The rise and rise of HAAi
The city of Bilbao used to be, as one Spanish person explained to me, “full of shit”. The formerly derelict dockland area only regenerated after the construction of the Guggenheim in 1977, quickly becoming a magnet for art and culture, and hasn’t slowed down ever since. When we visit, for Spain’s annual BIME festival, the Jeff Koons puppy sculpture that guards the entrance to the gallery is having a makeover for the upcoming MTV Music Awards. It makes sense for the city to court some of the world’s biggest musicians for the indoor two-day festival.
It’s surprising the festival is relatively unknown outside of its home country, as the artists billed for this year’s edition (Jon Hopkins, Slowdive) are world class. There’s an emphasis on cutting-edge electronic acts (Florentino, Nina Kraviz) which makes the 6am finishes necessary yet difficult when you’ve been loading up on carbs all day: Bilbao is famous for its pintxos – little pieces of bread with meat, fish and even spring rolls, on them.
Taking place in the Barakaldo area’s Exhibition Centre – a dystopian concrete structure that looks like something built to withstand a zombie or disease epidemic – the vast interior has a similar setup to that of Pitchfork Paris, with two stages at either end, which the crowd shuffles between the two.
Below are five things we learned during our time in the Basque region soaking up the music (and incredible €2 wine).
Aphex Twin is perpetually a joker
Though he’s been doing an economic run of festival appearances recently, a Richard D. James set is a rare gift from the gods. The IDM renegade took to the decks on the appropriately-named ‘Thunderbitch’ stage beside a woman whose identity remains a mystery (but whose shadowy figure had Reddit theorising it was his son). Opening with Jigga’s weirdo desi cut-up ‘Nitya’, his set contained two Skee Mask tracks, his own ‘Elephant Song’, DJ Seinfeld’s ‘Sakura’, a couple of Lanark Artefax tracks, and TSVI’s ‘Whirl’. While the cult figure’s wry sense of humour was very much present in the visuals – photographs of Kate Middleton and Prince William, Julio Iglesias and an array of Spanish D-list celebrities were given the Aphex treatment and warped into grotesque orange mutants.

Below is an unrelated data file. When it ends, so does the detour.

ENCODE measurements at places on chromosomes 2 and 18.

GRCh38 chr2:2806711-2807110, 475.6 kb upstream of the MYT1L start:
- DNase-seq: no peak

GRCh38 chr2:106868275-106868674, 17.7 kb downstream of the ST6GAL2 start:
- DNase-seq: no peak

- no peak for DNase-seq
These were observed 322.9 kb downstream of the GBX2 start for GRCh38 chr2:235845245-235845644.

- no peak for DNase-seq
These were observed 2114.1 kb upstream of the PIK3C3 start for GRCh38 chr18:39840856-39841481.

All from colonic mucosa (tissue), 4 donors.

Spain loves Editors, for reasons we’re not quite sure of
From the band being played in bars around the city, to a huge man roaring at us out of nowhere: “EDITORS!”, the country seems to possess a deep love for the British rock band. Perhaps an odd booking for a festival which was otherwise very forward-thinking in its music policy, as were MGMT (whose set swung between heady nostalgia when they played the more recognisable cuts, and lacklustre).
John Maus – thankfully – is back performing
After his brother and bandmate Joseph sadly passed away in July, John Maus’s BIME appearance looked to be a no-go. But he took to the stage solo, performing his nihilistic synth-pop in the style of his pre-live band days, which is kind of like John Maus karaoke. Those who’ve witnessed him live before will know that the breakdown he appeared to be having is part of the JM experience rather than a direct correlation of his life’s recent events. Running around, playing air guitar and headbanging relentlessly, Maus cut a solitary figure on stage, hitting his head with the side of his fist at one point. He played ‘Pets’, with the ever-cheerful lyrics: “Your pets are gonna die,” while on ‘Touchdown’ he wailed, holding his fist, before bouncing up and down on the spot and roaring into his microphone for ‘The Combine’.
Mumdance can really bang it out
Jack Adams aka Mumdance has recently been working with James Kelly of WIFE to produce as metal-meets-electronic outfit Bliss Signal, so it wouldn’t have been a stretch of the imagination to see him mining some of these darker sounds. The producer tore up the electronic stage, constructed of red-lit scaffolding, to play a taut set packed with breakbeats, techno belters and Josh Wink’s ‘Higher State of Consciousness’, plus a heavy helping of Blawan, proving that techno – when banged out correctly – can be one of the most blissful things in the world.
Performing on top of a cage has its logistical difficulties
When in Rome; and when in Bilbao we had to catch some Spanish trap – by way of Granada-born rapper Yung Beef. The artist, who ascended the rungs of the 2017 Dazed 100 list for his blend of reggaeton, trap and salsa, is very much part of the country’s DIY trap movement. He performed on top of a cage, flanked by two hype men – and at one point one of them climbed down with seeming difficulty sliding down the bars. Beef, on the other hand, began doing press-ups atop the cage, opting to bark ad-libs into his microphone rather than expressing any complex lyricism.